But in the meantime I thought I’d share a tip of my own. One of the ways in which I manage to get dinner on the table on a regular basis is by using the term “dinner” fairly loosely. Some examples: breakfast for dinner? Sure. Sandwiches? If necessary. Tonight’s dinner? These pretzels. The girls gleefully chose their own dips (peanut butter, rhubarb jam, and applesauce), and the grown-ups had theirs with a sweet grainy mustard. I made a pot of that great turnip soup soup as well, but it was certainly the accompaniment to the pretzels and not the other way around.It’s a little time-consuming to make pretzels (you boil these in a baking-soda bath in addition to letting them rise twice), but it was a fun project to do with the girls and the resulting pretzels were very good. They have just the right combination of crispy bottom and chewy center, with a little tang that I assumed was from the rye flour, but Kim Boyce tells me is from the baking soda instead. This recipe is adapted from Boyce’s Good to the Grain cookbook, which I want to cook from front to back after having started with those Rhubarb-Strawberry Cornmeal Tarts recently.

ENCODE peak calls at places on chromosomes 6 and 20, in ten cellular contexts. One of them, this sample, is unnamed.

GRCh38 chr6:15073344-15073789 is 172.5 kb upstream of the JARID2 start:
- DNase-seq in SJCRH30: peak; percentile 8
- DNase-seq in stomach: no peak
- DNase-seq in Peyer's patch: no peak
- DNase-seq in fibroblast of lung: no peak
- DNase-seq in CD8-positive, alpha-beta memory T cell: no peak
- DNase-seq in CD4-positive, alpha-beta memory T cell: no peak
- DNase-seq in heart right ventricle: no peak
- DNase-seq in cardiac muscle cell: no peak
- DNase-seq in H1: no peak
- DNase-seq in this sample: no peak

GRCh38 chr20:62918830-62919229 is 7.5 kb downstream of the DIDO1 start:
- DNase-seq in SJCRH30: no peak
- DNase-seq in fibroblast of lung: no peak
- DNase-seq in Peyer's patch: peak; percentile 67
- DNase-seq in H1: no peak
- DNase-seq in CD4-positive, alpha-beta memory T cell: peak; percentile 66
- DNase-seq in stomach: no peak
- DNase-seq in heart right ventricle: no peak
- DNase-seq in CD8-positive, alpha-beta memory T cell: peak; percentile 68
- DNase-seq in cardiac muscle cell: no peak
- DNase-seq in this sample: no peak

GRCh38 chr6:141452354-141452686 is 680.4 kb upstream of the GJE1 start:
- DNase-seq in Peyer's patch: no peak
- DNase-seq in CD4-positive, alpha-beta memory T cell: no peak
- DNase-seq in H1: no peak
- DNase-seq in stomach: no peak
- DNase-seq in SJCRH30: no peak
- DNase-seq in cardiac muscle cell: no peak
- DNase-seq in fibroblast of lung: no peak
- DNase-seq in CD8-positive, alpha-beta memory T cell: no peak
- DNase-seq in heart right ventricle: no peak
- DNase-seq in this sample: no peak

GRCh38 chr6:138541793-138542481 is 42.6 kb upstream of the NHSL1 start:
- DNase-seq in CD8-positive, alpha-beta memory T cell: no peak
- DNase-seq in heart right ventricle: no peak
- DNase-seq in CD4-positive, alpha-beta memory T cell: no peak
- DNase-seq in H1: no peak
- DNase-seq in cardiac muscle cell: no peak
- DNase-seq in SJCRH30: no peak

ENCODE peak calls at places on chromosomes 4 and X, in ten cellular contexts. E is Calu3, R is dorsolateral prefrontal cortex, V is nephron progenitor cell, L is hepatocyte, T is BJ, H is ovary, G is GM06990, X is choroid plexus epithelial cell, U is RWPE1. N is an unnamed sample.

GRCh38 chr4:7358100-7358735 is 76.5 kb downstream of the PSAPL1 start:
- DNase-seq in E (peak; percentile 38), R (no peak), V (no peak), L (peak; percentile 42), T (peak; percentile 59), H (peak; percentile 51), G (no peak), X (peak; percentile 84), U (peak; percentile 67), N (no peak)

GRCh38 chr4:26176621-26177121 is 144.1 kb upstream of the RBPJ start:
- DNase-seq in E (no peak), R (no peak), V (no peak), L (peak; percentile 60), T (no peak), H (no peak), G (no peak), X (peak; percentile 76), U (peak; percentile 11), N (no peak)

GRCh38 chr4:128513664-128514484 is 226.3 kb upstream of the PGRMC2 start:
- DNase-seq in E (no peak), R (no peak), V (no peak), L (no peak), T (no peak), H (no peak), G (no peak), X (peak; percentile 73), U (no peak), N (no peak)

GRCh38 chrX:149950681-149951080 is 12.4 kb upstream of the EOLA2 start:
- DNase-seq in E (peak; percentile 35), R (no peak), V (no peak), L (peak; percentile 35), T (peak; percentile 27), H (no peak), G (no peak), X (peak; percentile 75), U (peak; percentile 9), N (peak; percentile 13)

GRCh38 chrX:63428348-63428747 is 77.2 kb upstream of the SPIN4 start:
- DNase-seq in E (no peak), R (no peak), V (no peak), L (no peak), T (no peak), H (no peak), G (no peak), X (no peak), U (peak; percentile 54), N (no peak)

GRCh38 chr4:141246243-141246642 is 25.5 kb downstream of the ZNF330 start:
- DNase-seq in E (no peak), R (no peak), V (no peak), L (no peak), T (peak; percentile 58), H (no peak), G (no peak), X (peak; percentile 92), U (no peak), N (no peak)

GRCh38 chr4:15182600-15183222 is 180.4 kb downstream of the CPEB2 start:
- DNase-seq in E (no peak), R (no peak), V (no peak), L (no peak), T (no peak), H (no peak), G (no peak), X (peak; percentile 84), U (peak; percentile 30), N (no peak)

Have you ever heard of black garlic? I hadn’t until last week, when I happened across a small new bin tucked in with the mushrooms at my local co-op. The sign said “fermented black garlic.” What? The employees in the produce section were enthusiastic in recommending it but vague about exactly what it was. It looked like garlic, but was slightly collapsed and shrunken, and smelled like a sweet, lightly garlic-flavored soy sauce. It smelled good. Into my basket it went. Later I found that wikipedia link above and determined that I had purchased either a traditional Asian ingredient or a new-fangled food entrepreneur’s invention from California, or maybe some combination (see here for the California producer’s description of how the “magic” fermentation process occurs “behind the closed doors of our patented machine”). Apparently this stuff is all umami and antioxidants and a darling of the food cognoscenti, of which group I am not a member, so that explains why I had never heard of it.